Nearly 150 textile scholars, students, practitioners, artists and enthusiasts gathered in Toronto, Ontario November 9-11, 2017 for conference Cloth Cultures: Legacies of Dorothy K. Burnham.
On Day 1 a set of workshops focused on artifacts from the collection of the Royal Ontario Museum provided subscribers with insights into the Canadian hand-weaving collections, Dorothy Burnham’s engagement with fabrics and her pioneering research and publications, as well as the work of textile conservators focused on the analysis of 18th century dyes and conservation and mounting of an array of Egyptian textiles. The day concluded with formal opening of the conference and a keynote address by Dr. Timo Rissanen of Parsons School of Design, whose address, Fashioning Things with Burnham: An Exploration, explored her break-through research on the relationship between traditional garments made from cloth and the loom technology available to those makers and his own work in the rapidly developing study of sustainability in fashion. Burnham’s work revealed the value of time, energy and resources that went into cloth production resulting in garment constructions that eschewed waste and used every square centimeter of fabric. Rissamen, an author of two books on fashion and sustainability, seeks new paradigms of fashion production that eliminates unsustainability practices of 21st century fashion.
Over the next two days 37 presenters organized into eight sessions discussed the material culture of textiles through the work and legacies of Dorothy K. Burnham (1911-2004). Starting as a second assistant draftsman in the Registrar’s Department at the Royal Ontario Museum of Archaeology (as it was known at the time) Dorothy joined the museum staff in 1929. Ten years later she was appointed the first curator of newly formed department of Textiles and Costume. Details of her career as a curator, weaver and scholar were addressed in a keynote by Dr. Adrienne Hood, History Department of the University of Toronto. Dr. Ruth Phillips of Carleton University, Ottawa, used her keynote on day two to discuss Dorothy Burnham’s monumental post-retirement 1981 exhibition The Comfortable Arts: Traditional Spinning and Weaving in Canada . She discussed the lasting effect Dorothy’s re-positioning of the work of indigenous artists with museums and the canon of Canadian art.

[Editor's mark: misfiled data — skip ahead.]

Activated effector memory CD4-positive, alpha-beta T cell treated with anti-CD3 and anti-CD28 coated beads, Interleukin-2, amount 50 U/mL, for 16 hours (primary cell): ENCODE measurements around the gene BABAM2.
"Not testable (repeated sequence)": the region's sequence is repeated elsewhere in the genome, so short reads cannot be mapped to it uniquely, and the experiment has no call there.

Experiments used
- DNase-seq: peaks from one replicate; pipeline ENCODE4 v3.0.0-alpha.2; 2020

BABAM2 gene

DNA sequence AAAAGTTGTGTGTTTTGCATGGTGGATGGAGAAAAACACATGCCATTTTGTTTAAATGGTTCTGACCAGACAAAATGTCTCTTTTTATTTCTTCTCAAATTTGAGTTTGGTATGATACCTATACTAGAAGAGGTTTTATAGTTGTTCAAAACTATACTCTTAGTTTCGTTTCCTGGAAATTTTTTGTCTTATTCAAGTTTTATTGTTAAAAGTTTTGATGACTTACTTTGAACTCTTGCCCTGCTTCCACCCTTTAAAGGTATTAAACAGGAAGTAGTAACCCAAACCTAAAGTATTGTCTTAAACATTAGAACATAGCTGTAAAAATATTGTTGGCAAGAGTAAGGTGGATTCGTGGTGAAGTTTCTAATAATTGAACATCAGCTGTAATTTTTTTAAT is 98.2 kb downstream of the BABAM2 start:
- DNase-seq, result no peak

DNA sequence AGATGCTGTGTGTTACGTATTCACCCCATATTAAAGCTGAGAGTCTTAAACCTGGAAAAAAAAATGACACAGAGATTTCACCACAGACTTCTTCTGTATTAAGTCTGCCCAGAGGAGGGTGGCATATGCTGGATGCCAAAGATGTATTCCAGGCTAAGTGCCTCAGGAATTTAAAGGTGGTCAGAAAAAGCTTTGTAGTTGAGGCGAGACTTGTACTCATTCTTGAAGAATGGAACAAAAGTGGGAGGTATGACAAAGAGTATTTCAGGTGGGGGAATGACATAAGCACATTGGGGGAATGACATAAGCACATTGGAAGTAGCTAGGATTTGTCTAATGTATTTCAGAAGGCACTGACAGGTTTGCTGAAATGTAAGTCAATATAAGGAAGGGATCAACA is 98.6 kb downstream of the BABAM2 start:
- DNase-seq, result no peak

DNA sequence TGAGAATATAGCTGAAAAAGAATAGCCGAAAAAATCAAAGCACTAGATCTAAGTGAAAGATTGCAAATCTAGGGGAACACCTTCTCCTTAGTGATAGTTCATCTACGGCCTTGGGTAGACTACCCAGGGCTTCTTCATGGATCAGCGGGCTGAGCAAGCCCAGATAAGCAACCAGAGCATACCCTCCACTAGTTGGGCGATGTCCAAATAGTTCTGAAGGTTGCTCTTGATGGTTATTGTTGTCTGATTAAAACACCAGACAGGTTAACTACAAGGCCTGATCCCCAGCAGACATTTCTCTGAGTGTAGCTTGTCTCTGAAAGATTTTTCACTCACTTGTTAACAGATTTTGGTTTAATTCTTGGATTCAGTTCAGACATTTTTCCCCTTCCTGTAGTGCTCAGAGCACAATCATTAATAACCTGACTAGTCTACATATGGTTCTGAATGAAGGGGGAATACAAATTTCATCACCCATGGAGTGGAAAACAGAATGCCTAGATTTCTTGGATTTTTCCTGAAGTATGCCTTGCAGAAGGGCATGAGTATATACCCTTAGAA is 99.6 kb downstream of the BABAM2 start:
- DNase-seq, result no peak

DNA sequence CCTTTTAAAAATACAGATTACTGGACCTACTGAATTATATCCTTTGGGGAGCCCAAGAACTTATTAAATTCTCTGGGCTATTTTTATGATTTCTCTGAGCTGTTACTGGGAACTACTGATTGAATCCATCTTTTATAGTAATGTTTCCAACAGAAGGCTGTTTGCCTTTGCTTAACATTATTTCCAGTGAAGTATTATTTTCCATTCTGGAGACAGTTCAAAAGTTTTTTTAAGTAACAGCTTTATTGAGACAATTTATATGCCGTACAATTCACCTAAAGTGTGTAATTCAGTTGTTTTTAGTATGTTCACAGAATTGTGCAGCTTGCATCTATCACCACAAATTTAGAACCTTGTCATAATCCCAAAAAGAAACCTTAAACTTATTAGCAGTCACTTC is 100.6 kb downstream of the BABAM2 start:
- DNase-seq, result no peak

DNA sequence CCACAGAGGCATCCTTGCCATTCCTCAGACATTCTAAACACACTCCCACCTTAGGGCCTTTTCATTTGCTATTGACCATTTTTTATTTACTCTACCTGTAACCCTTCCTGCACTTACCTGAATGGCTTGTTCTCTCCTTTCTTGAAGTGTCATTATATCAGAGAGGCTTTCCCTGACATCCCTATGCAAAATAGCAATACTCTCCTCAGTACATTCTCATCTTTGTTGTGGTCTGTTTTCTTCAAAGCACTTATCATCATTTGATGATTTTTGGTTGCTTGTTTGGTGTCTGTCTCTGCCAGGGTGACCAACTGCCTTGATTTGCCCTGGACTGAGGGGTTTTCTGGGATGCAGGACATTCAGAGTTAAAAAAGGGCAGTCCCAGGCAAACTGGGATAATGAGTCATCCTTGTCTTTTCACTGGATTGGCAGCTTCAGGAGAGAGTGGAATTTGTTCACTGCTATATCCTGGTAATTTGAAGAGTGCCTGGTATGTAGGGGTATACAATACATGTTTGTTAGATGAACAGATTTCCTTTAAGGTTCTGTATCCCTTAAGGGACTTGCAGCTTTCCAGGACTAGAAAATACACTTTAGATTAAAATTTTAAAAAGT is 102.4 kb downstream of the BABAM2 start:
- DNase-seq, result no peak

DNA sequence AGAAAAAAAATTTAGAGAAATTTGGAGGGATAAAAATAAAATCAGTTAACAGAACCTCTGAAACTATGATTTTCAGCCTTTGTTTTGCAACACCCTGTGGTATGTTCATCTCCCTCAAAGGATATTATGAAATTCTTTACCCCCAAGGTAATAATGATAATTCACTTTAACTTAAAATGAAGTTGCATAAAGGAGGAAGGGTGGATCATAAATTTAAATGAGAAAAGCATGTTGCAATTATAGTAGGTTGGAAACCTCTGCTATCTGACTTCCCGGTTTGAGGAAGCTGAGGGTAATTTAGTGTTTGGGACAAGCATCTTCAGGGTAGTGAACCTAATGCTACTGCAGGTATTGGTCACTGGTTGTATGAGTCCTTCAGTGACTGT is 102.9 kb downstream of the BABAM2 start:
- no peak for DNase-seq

The papers ranged from explicit developments stemming from Dorothy K. Burnham’s research to a variety of graduate student projects dealing with various textile traditions. Nonetheless, all presentation focused on aspects of material culture, from 19th century tobagganing suits appropriating indigenous attire, to the reconstruction of the Anishinaabe strap dress and the ongoing dialogue within contemporary indigenous dress practices, to the collaborative re-imagining of “constructions” from garment components from unpicked clothes by an artist and individuals who engage with her project.
The event, part of Canada’s Sesquicentennial celebrations at the Royal Ontario Museum was supported in part by the Social Sciences and Humanities Research Council of Canada (SSHRC), a Canada 150 Conference Grant and the Veronika Gervers Research Fund. The schedule was tightly packed, leaving little time for interactions with colleagues at 15 minute coffee breaks and half hour lunches. The program included abstracts of all the talks and brief biographies of the speakers, there was no announced plan for publication or circulation of the papers.